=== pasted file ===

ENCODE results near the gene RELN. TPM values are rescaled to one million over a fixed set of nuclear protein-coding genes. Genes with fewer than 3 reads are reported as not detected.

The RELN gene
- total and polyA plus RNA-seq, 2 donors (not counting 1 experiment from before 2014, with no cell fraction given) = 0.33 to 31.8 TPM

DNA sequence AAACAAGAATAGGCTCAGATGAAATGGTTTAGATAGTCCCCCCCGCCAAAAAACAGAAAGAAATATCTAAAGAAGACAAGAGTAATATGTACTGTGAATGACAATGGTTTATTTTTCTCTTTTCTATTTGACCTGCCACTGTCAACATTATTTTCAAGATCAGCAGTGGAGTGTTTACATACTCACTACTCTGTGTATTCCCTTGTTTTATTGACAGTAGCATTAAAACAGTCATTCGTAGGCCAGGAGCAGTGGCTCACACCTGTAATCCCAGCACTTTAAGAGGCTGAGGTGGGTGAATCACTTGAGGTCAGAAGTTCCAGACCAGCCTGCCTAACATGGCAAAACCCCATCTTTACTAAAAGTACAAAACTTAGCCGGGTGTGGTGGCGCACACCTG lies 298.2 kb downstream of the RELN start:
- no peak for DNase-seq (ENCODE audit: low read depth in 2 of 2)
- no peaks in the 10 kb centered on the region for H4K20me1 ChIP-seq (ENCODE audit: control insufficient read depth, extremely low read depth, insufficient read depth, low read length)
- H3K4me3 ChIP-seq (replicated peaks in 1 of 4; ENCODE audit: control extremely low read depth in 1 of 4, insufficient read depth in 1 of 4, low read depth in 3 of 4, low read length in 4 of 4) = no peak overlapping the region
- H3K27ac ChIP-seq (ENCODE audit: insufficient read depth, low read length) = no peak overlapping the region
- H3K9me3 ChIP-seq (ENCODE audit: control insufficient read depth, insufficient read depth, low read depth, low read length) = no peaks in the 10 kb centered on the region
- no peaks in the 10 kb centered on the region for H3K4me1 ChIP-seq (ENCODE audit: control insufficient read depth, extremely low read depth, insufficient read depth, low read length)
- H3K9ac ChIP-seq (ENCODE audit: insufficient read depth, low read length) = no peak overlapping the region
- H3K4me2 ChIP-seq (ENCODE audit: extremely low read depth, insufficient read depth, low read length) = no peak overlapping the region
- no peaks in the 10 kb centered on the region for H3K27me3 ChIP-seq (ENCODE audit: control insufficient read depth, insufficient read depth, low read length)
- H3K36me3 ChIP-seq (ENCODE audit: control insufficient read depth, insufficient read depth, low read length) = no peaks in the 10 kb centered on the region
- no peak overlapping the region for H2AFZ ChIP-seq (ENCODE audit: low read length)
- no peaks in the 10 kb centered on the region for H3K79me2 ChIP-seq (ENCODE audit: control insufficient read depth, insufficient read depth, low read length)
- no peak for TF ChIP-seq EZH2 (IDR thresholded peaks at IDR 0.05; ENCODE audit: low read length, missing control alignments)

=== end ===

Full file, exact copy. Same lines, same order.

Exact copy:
ENCODE results near the gene RELN. TPM values are rescaled to one million over a fixed set of nuclear protein-coding genes. Genes with fewer than 3 reads are reported as not detected.

The RELN gene
- total and polyA plus RNA-seq, 2 donors (not counting 1 experiment from before 2014, with no cell fraction given) = 0.33 to 31.8 TPM

DNA sequence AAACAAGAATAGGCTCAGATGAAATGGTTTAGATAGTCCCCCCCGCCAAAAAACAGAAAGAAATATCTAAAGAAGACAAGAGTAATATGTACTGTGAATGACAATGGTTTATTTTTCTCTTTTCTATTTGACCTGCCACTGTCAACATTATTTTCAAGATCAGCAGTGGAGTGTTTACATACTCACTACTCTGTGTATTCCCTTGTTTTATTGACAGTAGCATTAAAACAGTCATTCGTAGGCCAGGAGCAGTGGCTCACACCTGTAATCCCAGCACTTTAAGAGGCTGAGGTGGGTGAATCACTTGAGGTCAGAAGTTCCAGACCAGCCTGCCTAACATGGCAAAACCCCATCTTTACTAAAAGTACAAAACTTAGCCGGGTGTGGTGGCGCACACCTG lies 298.2 kb downstream of the RELN start:
- no peak for DNase-seq (ENCODE audit: low read depth in 2 of 2)
- no peaks in the 10 kb centered on the region for H4K20me1 ChIP-seq (ENCODE audit: control insufficient read depth, extremely low read depth, insufficient read depth, low read length)
- H3K4me3 ChIP-seq (replicated peaks in 1 of 4; ENCODE audit: control extremely low read depth in 1 of 4, insufficient read depth in 1 of 4, low read depth in 3 of 4, low read length in 4 of 4) = no peak overlapping the region
- H3K27ac ChIP-seq (ENCODE audit: insufficient read depth, low read length) = no peak overlapping the region
- H3K9me3 ChIP-seq (ENCODE audit: control insufficient read depth, insufficient read depth, low read depth, low read length) = no peaks in the 10 kb centered on the region
- no peaks in the 10 kb centered on the region for H3K4me1 ChIP-seq (ENCODE audit: control insufficient read depth, extremely low read depth, insufficient read depth, low read length)
- H3K9ac ChIP-seq (ENCODE audit: insufficient read depth, low read length) = no peak overlapping the region
- H3K4me2 ChIP-seq (ENCODE audit: extremely low read depth, insufficient read depth, low read length) = no peak overlapping the region
- no peaks in the 10 kb centered on the region for H3K27me3 ChIP-seq (ENCODE audit: control insufficient read depth, insufficient read depth, low read length)
- H3K36me3 ChIP-seq (ENCODE audit: control insufficient read depth, insufficient read depth, low read length) = no peaks in the 10 kb centered on the region
- no peak overlapping the region for H2AFZ ChIP-seq (ENCODE audit: low read length)
- no peaks in the 10 kb centered on the region for H3K79me2 ChIP-seq (ENCODE audit: control insufficient read depth, insufficient read depth, low read length)
- no peak for TF ChIP-seq EZH2 (IDR thresholded peaks at IDR 0.05; ENCODE audit: low read length, missing control alignments)